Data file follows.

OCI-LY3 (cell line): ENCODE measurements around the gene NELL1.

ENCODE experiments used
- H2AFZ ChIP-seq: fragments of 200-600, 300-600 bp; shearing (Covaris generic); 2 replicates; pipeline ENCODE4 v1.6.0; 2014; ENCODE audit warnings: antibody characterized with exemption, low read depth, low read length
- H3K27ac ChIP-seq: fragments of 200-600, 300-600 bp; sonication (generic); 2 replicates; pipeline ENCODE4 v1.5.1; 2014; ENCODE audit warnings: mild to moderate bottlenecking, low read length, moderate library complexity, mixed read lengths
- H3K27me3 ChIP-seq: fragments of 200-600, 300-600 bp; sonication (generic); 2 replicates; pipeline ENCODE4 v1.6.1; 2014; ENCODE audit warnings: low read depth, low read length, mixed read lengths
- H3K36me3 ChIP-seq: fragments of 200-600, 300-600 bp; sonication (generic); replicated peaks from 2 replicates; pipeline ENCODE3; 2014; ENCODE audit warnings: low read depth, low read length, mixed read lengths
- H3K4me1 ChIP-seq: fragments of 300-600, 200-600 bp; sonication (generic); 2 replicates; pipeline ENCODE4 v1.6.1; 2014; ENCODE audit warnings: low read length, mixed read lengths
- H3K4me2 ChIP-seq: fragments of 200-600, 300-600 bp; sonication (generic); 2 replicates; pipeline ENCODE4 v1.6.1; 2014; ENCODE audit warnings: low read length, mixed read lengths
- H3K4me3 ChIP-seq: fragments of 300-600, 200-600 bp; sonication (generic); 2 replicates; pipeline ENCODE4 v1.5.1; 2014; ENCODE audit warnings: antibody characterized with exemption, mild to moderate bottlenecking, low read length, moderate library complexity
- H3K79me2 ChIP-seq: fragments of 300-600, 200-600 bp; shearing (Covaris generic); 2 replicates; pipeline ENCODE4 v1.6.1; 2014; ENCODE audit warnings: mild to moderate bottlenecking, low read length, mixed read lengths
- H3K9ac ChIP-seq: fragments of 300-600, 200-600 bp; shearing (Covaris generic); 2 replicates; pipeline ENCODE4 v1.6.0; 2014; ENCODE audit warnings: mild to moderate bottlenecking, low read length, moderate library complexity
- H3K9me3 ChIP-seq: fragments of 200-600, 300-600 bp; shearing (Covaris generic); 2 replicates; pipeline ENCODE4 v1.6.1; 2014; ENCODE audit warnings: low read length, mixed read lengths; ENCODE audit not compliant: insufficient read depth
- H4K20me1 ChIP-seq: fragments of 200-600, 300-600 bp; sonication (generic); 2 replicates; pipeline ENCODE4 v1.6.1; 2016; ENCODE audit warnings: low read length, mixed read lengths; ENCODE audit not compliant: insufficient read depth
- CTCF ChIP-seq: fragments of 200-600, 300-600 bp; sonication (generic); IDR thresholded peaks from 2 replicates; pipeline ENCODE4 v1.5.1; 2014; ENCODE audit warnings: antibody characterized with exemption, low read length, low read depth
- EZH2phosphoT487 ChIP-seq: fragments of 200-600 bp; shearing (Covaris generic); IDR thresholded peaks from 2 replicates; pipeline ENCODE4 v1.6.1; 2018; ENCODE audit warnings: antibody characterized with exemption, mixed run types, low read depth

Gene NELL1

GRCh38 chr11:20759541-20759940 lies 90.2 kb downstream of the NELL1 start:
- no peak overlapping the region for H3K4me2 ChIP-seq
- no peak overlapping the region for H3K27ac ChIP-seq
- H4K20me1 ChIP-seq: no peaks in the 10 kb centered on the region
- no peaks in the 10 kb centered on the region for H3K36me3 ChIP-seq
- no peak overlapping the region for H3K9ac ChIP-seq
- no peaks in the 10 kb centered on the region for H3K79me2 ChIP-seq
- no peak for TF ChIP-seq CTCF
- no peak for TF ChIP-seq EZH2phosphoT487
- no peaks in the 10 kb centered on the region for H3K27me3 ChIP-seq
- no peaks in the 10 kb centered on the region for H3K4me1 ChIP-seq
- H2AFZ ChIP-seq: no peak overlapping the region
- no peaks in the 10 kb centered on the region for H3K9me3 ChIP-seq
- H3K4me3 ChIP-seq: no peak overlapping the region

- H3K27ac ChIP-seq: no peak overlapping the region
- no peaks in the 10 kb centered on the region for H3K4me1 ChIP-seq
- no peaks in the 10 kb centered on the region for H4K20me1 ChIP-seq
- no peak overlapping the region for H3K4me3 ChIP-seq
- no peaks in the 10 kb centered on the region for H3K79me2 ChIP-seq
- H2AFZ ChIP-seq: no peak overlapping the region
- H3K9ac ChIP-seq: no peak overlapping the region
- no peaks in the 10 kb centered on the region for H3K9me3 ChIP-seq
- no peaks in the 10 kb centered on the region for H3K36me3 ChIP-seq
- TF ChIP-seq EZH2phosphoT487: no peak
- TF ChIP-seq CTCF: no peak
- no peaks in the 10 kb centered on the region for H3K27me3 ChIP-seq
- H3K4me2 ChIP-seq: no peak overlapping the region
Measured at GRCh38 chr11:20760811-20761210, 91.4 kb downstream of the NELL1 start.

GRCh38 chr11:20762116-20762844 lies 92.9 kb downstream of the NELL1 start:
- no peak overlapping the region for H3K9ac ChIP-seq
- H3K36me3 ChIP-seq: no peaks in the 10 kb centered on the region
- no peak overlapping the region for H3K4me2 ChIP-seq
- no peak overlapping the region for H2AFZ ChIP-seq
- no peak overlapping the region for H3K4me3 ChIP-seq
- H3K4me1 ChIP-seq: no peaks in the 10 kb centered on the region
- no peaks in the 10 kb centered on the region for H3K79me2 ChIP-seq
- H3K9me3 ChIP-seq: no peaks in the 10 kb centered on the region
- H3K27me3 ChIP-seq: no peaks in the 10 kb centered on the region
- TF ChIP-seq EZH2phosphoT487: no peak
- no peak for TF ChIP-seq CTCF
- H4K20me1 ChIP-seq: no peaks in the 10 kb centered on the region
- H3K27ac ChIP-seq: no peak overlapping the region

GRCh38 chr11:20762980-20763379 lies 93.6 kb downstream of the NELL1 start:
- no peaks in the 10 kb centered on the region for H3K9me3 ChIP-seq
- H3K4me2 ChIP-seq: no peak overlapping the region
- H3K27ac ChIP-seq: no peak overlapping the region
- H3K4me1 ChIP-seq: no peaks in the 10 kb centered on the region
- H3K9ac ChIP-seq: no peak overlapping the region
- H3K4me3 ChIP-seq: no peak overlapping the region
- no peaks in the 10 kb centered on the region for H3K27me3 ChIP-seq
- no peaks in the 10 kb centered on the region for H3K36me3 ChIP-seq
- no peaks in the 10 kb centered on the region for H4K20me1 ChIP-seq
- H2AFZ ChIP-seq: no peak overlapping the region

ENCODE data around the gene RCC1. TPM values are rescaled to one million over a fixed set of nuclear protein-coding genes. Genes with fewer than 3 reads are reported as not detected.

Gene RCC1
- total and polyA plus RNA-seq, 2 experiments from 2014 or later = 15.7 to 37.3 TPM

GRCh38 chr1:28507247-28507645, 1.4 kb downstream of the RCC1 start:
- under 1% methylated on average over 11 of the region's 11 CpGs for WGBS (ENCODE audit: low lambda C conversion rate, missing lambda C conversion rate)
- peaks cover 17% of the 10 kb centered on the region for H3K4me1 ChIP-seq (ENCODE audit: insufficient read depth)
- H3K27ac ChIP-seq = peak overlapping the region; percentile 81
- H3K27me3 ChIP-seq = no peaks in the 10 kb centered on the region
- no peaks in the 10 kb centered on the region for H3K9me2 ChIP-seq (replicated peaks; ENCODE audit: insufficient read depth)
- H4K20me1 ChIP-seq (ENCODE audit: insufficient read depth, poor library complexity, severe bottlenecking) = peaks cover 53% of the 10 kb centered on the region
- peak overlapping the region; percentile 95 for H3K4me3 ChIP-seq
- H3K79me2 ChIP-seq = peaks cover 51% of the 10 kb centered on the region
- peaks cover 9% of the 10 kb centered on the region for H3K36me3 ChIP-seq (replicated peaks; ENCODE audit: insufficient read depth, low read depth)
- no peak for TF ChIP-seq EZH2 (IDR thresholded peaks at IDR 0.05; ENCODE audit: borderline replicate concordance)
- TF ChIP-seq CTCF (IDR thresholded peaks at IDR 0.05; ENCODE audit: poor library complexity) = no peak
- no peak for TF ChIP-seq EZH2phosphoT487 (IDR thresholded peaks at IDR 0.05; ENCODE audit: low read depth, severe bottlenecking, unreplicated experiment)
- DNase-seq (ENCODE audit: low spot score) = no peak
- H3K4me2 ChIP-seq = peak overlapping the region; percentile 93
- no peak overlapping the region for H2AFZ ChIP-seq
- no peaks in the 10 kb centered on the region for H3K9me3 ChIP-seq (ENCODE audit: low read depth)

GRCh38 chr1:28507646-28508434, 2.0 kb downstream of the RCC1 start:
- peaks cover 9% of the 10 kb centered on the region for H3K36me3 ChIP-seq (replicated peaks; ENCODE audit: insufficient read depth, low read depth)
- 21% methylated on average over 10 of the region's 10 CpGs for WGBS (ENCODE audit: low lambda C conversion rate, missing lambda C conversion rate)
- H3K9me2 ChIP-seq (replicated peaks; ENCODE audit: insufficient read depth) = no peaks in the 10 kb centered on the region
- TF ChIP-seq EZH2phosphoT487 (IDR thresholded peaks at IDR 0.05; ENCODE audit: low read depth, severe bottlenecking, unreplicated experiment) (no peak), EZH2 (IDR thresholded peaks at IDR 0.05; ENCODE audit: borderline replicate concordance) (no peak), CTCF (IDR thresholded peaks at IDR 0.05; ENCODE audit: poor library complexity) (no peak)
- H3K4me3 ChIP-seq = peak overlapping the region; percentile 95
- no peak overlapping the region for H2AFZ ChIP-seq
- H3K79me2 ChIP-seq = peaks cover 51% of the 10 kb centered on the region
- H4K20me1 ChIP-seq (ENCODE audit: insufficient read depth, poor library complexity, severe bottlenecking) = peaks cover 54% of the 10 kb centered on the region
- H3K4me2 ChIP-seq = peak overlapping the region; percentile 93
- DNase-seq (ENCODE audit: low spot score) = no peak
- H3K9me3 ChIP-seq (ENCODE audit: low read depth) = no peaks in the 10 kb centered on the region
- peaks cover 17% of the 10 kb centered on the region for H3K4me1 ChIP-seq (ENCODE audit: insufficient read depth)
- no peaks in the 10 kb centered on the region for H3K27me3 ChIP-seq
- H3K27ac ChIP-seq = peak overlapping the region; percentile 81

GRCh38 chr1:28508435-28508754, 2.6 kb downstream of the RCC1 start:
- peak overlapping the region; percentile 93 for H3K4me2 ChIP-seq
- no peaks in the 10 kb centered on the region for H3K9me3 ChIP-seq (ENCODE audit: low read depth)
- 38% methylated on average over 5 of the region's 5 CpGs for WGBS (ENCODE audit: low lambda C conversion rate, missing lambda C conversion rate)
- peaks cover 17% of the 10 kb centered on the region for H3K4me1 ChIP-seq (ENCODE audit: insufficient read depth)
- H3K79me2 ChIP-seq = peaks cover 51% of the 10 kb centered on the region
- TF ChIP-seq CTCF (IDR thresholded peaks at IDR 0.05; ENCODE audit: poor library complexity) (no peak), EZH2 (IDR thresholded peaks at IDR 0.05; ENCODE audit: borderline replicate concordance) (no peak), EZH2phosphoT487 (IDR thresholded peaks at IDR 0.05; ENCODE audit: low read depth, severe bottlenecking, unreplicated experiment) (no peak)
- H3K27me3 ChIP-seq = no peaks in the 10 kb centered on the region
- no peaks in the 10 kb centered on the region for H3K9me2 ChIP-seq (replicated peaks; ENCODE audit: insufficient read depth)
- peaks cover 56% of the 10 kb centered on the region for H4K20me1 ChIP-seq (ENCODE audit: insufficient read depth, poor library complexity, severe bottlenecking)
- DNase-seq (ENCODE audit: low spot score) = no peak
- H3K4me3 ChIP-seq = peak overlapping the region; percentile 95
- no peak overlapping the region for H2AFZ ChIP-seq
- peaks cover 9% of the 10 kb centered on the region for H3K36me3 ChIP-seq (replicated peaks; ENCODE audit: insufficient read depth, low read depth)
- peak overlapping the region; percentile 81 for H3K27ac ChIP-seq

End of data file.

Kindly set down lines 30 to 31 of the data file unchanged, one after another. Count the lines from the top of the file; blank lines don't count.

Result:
- H3K4me3 ChIP-seq: no peak overlapping the region

- H3K27ac ChIP-seq: no peak overlapping the region